The History of the Reign of the Emperor Charles V. with a View of the Progress of Society: From the Subversion of the Roman Empire, to the Beginning of the Sixteenth Century
Harper & Brothers, 1838 - 643 pages
What people are saying - Write a review
We haven't found any reviews in the usual places.
Other editions - View all
acquired advantage ancient appeared appointed arms army assembled attempt attention authority became began body called carried cause century Charles church cities command common concerning condition conduct considerable considered continued council court crown danger defence diet dominions duke effect elector emperor empire employed enemy engaged England entered equal established Europe execution favour Ferdinand force former France French gained gave Germany give granted greater hands Henry Hist honour hopes immediately Imperial interest Italy jurisdiction king kingdom laws less liberty manner measures mind monarch natural necessary nobles object obliged observed occasioned officers operations opinions Page peace person Philip pope possession present princes privileges progress protestants reason received regard religion remained rendered respect Rome seemed soon Spain spirit subjects success territories thousand took town treaty troops violent
Page 455 - ... that, either in a pacific or hostile manner, he had visited Germany nine times, Spain six times, France four times, Italy seven times, the Low...
Page 456 - I had left you, by my death, this rich inheritance, to which I have made such large additions, some regard would have been justly due to my memory on that account ; but now, when I voluntarily resign to you what I might have still retained, I may well expect the warmest expressions of thanks on your part.
Page 330 - But these indecencies of which Luther was guilty must not be imputed wholly to the violence of his temper : they ought to be charged in part on the manners of the age. Among a rude people, unacquainted with...
Page 15 - Charlemagne in France, and Alfred the Great in England, endeavoured to dispel this darkness, and gave their subjects a short glimpse of light and knowledge. But the ignorance of the age was too powerful for their efforts and institutions. The darkness returned, and settled over Europe more thick and heavy than before.
Page 125 - II. as a recompense for those who went in person upon the meritorious enterprise of conquering the Holy Land. They were afterwards granted to those who hired a soldier for that purpose ; and in process of time were bestowed on such as gave money for accomplishing any pious work enjoined by the pope.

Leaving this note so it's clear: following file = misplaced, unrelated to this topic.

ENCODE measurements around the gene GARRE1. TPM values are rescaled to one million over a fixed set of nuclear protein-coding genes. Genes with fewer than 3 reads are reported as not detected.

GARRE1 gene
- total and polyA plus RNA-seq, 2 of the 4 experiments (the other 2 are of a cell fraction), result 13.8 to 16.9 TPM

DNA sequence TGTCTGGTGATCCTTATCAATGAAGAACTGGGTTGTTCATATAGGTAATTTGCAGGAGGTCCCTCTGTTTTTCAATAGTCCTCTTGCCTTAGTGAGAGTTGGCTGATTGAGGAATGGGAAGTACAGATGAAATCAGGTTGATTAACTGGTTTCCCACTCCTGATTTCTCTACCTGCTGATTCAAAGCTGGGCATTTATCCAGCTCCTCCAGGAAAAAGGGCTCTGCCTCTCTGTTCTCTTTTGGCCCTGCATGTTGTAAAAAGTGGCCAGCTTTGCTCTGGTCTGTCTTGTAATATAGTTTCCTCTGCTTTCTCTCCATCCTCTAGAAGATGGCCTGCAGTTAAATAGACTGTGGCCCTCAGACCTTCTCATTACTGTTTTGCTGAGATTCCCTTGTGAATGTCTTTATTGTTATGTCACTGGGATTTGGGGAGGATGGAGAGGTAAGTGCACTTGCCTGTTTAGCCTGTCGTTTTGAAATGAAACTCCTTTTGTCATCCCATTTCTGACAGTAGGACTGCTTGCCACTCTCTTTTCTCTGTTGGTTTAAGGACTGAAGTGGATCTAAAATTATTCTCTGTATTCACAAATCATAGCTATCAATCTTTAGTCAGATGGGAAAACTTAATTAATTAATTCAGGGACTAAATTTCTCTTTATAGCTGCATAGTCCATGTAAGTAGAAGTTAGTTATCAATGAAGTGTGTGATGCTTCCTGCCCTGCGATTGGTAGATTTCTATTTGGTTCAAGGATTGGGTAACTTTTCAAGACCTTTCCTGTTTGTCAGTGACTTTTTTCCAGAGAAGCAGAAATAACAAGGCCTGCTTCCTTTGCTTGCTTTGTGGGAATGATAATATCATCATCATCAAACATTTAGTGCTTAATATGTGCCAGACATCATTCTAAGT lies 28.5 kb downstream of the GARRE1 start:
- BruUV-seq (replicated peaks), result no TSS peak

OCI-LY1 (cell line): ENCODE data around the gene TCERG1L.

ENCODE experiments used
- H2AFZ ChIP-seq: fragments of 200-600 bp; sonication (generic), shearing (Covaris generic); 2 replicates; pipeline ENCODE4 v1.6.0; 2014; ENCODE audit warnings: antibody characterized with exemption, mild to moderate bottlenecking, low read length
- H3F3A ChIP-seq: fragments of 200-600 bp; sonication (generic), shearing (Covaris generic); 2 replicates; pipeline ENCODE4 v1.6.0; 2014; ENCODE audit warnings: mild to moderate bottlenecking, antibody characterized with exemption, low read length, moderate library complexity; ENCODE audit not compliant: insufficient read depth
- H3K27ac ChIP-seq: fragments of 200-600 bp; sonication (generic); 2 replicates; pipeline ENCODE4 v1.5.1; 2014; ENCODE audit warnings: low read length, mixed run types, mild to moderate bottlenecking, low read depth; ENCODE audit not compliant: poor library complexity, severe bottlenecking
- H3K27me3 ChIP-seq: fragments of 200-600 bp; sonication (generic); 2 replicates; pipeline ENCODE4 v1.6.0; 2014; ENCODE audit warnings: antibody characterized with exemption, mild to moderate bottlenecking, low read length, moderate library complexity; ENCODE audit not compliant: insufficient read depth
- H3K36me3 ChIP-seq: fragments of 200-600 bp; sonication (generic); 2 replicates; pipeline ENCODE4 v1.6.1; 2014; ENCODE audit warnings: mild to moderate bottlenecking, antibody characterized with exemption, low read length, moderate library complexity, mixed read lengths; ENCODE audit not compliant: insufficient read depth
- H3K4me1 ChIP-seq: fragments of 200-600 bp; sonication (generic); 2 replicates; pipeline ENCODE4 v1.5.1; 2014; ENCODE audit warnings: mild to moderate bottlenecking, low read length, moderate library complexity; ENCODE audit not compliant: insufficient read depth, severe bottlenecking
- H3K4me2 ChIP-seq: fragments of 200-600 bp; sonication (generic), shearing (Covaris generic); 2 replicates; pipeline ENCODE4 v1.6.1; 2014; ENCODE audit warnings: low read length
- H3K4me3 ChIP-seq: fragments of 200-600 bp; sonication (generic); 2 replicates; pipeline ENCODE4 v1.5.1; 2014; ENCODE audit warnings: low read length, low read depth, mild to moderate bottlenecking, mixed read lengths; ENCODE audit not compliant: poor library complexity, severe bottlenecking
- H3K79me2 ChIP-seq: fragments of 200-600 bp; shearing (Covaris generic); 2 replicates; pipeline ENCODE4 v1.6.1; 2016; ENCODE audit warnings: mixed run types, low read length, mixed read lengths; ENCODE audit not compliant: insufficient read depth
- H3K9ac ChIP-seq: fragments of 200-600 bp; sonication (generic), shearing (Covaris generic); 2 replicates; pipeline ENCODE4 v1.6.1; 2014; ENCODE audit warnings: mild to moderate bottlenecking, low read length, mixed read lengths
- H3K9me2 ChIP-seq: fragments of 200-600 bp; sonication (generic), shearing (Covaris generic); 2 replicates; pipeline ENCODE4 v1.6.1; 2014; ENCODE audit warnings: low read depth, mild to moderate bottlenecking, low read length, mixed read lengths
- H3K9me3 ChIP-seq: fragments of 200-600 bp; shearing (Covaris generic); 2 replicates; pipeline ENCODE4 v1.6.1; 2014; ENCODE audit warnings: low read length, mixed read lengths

Page 453 - Several instances, indeed, occur in history, of monarchs who have quitted a throne, and have ended their days in retirement. But they were either weak princes, who took this resolution rashly, and repented of it as soon as it was taken, or unfortunate princes, from whose hands some stronger rival had wrested their sceptre, and compelled them to descend with reluctance into a private station. Diocletian is, perhaps, the only prince capable of holding the reins...
Page 37 - ... by its effects has proved of great benefit to mankind. The sentiments which chivalry inspired had a wonderful influence on manners and conduct during the twelfth, thirteenth, fourteenth, and fifteenth centuries, f They were so deeply rooted, that they continued to operate after the vigour .and reputation of the institution itself began to decline.
Page 455 - ... impression on the minds not only of his subjects but of his successor. With this view he called Philip out of England, where the peevish temper of his queen, which increased with her despair of having issue, rendered him extremely unhappy, and the jealousy of the English left him no hopes of obtaining the direction of their affairs.
Page 37 - ... points. The admiration of these qualities, together with the high distinctions and prerogatives conferred on knighthood in every part of Europe, inspired persons of noble birth on some occasions with a species of military, fanaticism, and led them to extravagant enterprises ; but they deeply imprinted on their minds the principles of generosity and honour.